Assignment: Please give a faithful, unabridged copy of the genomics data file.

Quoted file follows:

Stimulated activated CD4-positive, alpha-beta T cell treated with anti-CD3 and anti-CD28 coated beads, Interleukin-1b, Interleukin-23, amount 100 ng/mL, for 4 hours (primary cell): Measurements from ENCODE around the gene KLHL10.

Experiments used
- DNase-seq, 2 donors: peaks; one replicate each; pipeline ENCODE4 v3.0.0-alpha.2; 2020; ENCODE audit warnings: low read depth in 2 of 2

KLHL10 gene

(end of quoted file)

Stimulated activated CD4-positive, alpha-beta T cell treated with anti-CD3 and anti-CD28 coated beads, Interleukin-1b, Interleukin-23, amount 100 ng/mL, for 4 hours (primary cell): Measurements from ENCODE around the gene KLHL10.

Experiments used
- DNase-seq, 2 donors: peaks; one replicate each; pipeline ENCODE4 v3.0.0-alpha.2; 2020; ENCODE audit warnings: low read depth in 2 of 2

KLHL10 gene